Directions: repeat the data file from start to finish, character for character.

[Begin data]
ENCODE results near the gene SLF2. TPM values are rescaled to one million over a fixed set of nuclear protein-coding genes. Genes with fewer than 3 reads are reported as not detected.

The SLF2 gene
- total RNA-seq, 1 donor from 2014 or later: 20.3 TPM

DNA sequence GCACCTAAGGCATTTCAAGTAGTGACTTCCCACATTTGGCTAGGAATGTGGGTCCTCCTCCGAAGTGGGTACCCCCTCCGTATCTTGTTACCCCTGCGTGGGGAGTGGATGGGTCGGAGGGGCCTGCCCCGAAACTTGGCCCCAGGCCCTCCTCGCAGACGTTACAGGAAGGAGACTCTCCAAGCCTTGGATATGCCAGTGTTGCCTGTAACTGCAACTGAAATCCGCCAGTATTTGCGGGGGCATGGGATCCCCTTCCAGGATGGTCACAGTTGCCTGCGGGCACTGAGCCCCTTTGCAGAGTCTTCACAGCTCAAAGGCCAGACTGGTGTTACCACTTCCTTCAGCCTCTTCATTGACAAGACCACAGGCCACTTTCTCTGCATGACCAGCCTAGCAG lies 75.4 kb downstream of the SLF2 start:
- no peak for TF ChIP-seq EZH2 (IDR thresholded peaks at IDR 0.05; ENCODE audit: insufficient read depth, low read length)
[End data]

ENCODE results near the gene SLF2. TPM values are rescaled to one million over a fixed set of nuclear protein-coding genes. Genes with fewer than 3 reads are reported as not detected.

The SLF2 gene
- total RNA-seq, 1 donor from 2014 or later: 20.3 TPM

DNA sequence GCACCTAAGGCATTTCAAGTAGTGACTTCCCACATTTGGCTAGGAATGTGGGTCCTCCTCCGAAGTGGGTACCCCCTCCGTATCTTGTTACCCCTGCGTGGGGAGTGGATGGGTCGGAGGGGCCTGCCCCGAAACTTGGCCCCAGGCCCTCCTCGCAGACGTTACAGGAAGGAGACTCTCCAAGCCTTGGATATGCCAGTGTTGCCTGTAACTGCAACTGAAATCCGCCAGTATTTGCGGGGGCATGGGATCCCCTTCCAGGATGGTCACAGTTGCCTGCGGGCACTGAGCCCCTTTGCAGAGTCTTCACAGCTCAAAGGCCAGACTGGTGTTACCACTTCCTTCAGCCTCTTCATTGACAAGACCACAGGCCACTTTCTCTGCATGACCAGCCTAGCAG lies 75.4 kb downstream of the SLF2 start:
- no peak for TF ChIP-seq EZH2 (IDR thresholded peaks at IDR 0.05; ENCODE audit: insufficient read depth, low read length)